DECEMBER 2011 – Newsletter #4

The Ted Simon Foundation

Current News

A recent set of thoughts triggered this newsletter as light bulbs went off like little Christmas trees in my head after a ‘conversation’ on a social networking site. Each twinkle involved an understanding of something I had learned, experienced, or been fortunate to achieve on circling the world. In fact, all those little twinkling lights really revolved around the true meaning of many things; including overland travel.

You see, it is a fact that some of us have been LUCKY to set out across the world on a motorcycle. Notice the word ‘lucky’ as I mean the word in its entirety. It comes after 30+ years of waiting to complete such a journey and, as such, I believe it is an apt word choice. Never do I forget it. I was lucky. I still am.

Thus, in anonymity, Cathy and I climbed on an old R100RT and 26,385 miles later, we came back slightly less so as she became the first blind person to do such a thing. While this is true, it is funny how life events can quickly slam everything into perspective as within six weeks of arriving home Cathy received a diagnosis of cancer. In one fell swoop, I moved from helping her ride elephants in Nepal to injecting her with drugs to combat the sickness of chemotherapy. Such is life involving the ‘real’ world.

Importantly throughout recent times she has remained positive, always putting her best foot forward to get on with life. As such, she is an inspiration for people who think they have a hard life, or have been somehow ‘robbed’ because they cannot have something for nothing.

Meanwhile she thanks the world for the things she enjoys; being ‘lucky’ in so many small ways. In her own words she has done, experienced, and loved so much compared to many people and she knows she has been lucky to ride the world. After all, people can spend a lifetime yearning for the same thing – as I once did – and a million others would be thankful for such an experience.

People say a long road journey can change you in fundamental, irreversible, ways and we know that it does. Things are never quite the same again as superfluous layers of reality are lost somewhere along the way. Somehow, it left us feeling as Bertha’s panniers; carrying so little, but holding everything needed. In many ways, we have become those panniers with the loss of ‘things’, forever replaced with ‘experiences’. The people we once were are gone.

For me, if I had returned still worrying about ‘stuff’ I would have failed to understand something fundamental about life as I watched children play in the dust of India. The same personal failure would have been apparent as we visited schools for the blind in Delhi, and organisations from France to Australia. Talking to people who lost their sight in Nepal because of malnutrition would have passed me by somehow if I still worried about ‘things.’ So you see, at this time of year I believe there are important aspects of life. Then there are ‘things’.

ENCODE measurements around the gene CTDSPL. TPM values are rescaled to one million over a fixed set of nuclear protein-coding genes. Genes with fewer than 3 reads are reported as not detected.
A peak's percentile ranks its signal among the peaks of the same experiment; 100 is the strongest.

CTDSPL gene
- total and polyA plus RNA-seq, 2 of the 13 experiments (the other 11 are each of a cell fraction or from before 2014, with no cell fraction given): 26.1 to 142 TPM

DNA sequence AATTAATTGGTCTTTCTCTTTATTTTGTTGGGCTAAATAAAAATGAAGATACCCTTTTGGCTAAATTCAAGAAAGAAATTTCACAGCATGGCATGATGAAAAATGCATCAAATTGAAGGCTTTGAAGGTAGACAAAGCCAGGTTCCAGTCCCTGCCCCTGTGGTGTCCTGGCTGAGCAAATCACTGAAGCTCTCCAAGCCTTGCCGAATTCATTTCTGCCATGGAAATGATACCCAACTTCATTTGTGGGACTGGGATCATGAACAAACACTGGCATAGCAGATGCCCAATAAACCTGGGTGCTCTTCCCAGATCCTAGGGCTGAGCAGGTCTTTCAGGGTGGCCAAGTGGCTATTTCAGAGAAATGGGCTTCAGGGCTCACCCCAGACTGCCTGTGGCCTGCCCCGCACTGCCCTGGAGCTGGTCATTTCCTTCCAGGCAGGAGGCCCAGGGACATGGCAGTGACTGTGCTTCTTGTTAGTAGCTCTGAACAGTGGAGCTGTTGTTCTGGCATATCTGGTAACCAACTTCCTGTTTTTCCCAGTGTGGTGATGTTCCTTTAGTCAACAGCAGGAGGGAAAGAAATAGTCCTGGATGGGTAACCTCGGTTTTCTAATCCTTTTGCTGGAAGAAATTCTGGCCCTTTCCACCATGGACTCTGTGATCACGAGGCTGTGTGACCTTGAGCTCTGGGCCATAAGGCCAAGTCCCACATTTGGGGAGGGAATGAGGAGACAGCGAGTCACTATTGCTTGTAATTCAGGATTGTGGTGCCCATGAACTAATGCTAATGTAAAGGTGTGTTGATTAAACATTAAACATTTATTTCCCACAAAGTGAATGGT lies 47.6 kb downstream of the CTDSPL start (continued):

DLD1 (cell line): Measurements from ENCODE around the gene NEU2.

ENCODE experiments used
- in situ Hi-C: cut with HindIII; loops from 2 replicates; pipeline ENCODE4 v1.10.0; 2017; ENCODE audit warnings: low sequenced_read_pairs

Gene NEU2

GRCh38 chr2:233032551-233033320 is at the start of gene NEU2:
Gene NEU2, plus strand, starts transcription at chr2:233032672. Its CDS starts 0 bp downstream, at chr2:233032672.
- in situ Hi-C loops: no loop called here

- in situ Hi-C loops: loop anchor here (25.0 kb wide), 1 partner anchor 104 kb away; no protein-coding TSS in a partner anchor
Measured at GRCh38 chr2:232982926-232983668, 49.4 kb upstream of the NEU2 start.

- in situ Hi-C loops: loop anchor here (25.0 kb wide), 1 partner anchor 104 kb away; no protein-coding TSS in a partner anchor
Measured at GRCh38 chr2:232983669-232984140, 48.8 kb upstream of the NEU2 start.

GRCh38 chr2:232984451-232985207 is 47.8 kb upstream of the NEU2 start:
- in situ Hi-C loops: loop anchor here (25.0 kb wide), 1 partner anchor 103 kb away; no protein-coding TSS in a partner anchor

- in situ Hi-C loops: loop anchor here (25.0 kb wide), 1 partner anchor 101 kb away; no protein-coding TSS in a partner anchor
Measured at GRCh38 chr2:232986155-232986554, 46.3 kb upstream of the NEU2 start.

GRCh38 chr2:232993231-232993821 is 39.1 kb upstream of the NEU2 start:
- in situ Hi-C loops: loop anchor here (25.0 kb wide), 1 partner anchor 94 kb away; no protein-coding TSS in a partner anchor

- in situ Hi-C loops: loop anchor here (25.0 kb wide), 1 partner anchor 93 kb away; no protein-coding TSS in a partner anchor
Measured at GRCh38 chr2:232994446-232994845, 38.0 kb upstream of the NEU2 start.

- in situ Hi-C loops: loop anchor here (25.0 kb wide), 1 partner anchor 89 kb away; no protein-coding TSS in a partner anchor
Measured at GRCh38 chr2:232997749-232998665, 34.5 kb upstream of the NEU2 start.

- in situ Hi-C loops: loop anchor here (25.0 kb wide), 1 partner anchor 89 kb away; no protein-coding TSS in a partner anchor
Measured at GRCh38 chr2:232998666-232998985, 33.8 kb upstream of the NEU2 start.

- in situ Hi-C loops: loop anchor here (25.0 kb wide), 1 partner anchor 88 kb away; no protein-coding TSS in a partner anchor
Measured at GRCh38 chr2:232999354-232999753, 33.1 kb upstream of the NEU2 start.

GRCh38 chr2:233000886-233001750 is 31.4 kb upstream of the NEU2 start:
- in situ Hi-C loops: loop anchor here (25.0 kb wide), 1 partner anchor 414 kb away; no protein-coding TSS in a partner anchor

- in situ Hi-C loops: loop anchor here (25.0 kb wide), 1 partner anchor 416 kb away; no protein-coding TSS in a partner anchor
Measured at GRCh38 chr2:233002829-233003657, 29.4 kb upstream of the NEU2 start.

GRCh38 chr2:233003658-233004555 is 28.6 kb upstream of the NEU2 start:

I will leave you with a small extract of writing involving a very simple message for the true meaning of this time of year and for everyday in your life from this point onwards. You see, to me, everything else is just wind:

“If you are sitting reading this tale of two ordinary people just like you then there is something you should always remember and hold dear to you. You never know when it will all end. It can be so sudden and so unexpected that there is no warning, no further time to say the things you have never said to those around you. This second, right now, is your opportunity to put this newsletter down and correct that omission. Take it now. You may never have another chance. Life is like that.”

To all the people who are ‘out there’ on the road on motorcycles we wish you a wonderful world full of experiences, safe roads, and comfortable places to sleep. We offer these simple wishes because they are the only things you truly need. To everybody else who continues to dream of such journeys we wish you every success in achieving it.

A very happy Christmas to you all and our very best for the New Year.

What next?

Watch this space for further details concerning the the future publication of:

A Blind Woman, Two Wheels and 25,000 Miles.

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The Lizard Point


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Ian with his F800 in Pokhara - Nepal


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